From its very beginnings, the members of the commission have made an uninterupted stand against the brutal treatments and criminal practices and abuses against social  and cultural human hygiene, following as its main principle the emphasis of moral renovation implemented by Rudolf W. Giuliani as major of the City of New York. The Commission has become a really effective force in the promotion of changes in this area.

Our program known as PROLICU is dedicated to the research and identification of any violations to cultural hygiene, both in the psychiatric and physical sense. Although it is a relatively young organization, it has already accomplished a profound cultural study with the help of many national and international experts in order to present, in the most complete way possible, the action plan that we plan to follow to implement the cultural cleaning of this city.

I will now describe the Program of Cultural Cleanup (PROLICU) in its first stages and Characteristics.

Program of Cultural Purification (PROLICU)

The international program for the cultural purification of Mexico City, better known as PROLICU, was launched in 2002 by the Commission. The project, carefully developed with the objective of completely reforming the life of Mexico City through a thorough cultural cleanup, consists in a series of key steps that need yet to be implemented.

First  Phase: Case Study and Cultural Evaluation
The general comission of PROLICU, composed by those members of the government who may consider themselves  knowledgeable in the field of arts, will carefully analize the cultural program of each one of the city’s museums, houses of culture, universities, schools, galleries, and activity centers open to the public, identifying where they can, those instances in which the activities may be considered immoral — which is not the case of every institution, although it is estimated that 78% of cultural centers in Mexico City have such condition to some extent and need of profound renovation in this aspect.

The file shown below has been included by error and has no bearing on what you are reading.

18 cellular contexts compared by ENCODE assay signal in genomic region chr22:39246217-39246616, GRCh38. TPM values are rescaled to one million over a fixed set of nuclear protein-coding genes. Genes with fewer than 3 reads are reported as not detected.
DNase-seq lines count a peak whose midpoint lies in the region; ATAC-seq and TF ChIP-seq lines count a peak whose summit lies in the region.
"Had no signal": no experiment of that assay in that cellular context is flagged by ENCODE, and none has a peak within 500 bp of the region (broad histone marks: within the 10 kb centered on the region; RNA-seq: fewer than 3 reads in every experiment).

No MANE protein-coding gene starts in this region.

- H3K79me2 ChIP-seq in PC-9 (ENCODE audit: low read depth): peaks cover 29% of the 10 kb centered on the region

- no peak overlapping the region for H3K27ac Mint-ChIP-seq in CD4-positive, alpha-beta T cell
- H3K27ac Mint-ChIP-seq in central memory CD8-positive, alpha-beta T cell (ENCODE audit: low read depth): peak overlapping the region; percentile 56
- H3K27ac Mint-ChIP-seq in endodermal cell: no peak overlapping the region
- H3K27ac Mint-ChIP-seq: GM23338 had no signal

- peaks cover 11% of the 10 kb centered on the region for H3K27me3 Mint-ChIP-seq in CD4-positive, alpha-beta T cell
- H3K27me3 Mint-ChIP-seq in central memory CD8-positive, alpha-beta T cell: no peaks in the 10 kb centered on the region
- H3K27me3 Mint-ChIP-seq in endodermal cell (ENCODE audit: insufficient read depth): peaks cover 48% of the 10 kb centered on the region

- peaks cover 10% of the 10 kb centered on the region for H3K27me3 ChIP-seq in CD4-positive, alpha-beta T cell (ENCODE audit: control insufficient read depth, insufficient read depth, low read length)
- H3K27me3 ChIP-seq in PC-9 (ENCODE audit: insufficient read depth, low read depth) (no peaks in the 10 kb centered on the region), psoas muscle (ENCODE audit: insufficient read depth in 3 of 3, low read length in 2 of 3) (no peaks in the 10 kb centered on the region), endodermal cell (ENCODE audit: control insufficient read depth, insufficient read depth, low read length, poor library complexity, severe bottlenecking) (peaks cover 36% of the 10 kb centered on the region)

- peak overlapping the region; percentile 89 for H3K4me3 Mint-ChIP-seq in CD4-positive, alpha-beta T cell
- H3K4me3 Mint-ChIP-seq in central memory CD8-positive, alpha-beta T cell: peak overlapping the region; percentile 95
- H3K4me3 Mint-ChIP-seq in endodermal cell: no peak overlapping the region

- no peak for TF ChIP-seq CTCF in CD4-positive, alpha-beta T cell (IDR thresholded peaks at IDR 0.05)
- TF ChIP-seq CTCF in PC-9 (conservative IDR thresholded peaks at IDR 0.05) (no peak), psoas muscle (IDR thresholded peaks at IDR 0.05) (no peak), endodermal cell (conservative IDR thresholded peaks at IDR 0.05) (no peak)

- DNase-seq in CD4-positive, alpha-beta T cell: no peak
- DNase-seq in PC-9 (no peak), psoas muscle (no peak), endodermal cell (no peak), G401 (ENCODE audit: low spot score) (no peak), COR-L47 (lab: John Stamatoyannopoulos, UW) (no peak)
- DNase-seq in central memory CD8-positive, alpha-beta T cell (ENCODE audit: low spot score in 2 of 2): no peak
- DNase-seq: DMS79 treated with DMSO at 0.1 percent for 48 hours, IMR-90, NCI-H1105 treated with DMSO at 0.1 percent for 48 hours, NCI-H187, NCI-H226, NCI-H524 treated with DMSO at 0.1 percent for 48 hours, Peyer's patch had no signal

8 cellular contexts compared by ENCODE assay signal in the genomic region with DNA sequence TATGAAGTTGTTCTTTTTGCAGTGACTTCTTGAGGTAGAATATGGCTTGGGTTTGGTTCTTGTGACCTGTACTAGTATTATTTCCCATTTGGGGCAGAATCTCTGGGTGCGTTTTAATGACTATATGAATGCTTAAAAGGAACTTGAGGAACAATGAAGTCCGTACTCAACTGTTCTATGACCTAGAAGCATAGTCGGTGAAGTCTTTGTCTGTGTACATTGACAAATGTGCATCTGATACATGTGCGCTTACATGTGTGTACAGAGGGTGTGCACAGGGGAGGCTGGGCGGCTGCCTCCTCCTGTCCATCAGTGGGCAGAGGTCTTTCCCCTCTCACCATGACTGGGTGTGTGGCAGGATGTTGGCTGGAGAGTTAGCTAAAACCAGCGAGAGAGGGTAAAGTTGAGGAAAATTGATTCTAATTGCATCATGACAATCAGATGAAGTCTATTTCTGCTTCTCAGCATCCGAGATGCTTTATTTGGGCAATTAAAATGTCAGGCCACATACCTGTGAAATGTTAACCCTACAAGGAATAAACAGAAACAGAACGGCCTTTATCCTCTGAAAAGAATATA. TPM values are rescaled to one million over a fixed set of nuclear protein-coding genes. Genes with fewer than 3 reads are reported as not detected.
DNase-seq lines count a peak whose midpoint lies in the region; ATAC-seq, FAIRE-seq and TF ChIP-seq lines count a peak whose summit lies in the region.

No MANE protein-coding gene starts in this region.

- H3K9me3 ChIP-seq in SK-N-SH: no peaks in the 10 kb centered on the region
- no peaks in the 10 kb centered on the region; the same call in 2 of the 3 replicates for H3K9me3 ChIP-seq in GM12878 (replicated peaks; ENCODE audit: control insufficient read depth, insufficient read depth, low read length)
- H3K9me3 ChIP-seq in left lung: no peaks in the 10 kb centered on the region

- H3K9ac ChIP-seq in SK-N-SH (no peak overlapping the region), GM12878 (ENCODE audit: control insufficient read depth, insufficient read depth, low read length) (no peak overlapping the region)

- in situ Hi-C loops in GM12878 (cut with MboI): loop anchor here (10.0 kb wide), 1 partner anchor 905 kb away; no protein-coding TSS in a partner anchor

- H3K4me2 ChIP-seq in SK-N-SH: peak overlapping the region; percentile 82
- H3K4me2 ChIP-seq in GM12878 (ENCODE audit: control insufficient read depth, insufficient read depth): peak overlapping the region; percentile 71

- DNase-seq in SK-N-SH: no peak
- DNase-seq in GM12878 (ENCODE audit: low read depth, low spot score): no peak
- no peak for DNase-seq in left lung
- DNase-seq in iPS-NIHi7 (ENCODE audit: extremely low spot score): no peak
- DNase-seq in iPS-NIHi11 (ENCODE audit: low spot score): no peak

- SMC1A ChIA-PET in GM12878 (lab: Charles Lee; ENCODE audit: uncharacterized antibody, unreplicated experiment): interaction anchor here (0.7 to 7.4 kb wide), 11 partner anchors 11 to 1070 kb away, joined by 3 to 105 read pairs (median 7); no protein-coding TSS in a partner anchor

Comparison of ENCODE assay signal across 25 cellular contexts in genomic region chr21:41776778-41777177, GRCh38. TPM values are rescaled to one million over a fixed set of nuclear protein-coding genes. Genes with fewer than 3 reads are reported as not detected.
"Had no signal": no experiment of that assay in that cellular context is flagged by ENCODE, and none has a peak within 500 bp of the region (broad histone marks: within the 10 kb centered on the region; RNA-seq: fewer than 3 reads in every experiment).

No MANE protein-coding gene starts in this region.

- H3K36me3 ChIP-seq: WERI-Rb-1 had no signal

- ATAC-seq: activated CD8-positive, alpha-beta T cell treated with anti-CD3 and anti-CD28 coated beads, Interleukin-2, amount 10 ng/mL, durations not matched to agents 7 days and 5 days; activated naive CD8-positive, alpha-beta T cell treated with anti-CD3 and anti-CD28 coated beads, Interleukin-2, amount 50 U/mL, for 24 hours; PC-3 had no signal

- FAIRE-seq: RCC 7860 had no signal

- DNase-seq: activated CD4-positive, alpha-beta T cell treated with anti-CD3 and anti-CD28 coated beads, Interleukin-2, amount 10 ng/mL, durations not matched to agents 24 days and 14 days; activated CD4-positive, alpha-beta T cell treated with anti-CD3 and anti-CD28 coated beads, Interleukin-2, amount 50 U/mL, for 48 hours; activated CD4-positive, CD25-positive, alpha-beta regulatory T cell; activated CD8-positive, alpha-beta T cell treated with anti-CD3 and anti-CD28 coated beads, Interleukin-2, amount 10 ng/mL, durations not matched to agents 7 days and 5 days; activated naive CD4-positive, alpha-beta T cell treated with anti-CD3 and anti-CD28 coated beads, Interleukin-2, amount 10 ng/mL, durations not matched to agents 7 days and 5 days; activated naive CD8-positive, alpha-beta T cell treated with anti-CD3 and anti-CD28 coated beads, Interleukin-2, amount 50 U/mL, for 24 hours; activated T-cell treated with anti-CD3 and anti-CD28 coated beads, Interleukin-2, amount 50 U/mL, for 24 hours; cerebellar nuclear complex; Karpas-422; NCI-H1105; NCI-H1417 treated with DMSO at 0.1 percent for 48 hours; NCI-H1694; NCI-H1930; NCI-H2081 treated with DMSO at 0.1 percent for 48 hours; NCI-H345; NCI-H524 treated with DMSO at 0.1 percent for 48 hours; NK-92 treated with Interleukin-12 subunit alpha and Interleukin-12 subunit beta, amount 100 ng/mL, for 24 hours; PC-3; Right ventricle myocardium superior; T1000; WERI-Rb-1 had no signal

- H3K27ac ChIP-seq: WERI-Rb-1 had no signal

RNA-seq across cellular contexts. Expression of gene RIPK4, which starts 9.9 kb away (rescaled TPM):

Second Phase: Cleanup and Renovation
All the directors, curators, museum administrators, and employees of government-run galleries, cultural centers and community centers whose cultural discipline and challenge to authority will be immediately dismissed, without any previous notification.

Third Phase: Reprogramming, Regulation, and Quotas

After the selection of the new group of directors from all cultural spaces in Mexico, a new Organization will be announced, known as the Comission of Morality and Public Decency (CoMoDePu), a principal organ of PROLICU,  which will be in charge of supervising all the cultural entities in Mexico City, ranging from public dependencies to private ones, with the objective to approve any artistic proyect on the basis of its civic decency. Every exhibition project, concert, publication, or expression that shall be transmitted to a public larger than 8 people should be presented  to the authorities of the CoMoDePu and meet the following requirements:
1)    To promote a positive image of Mexico City;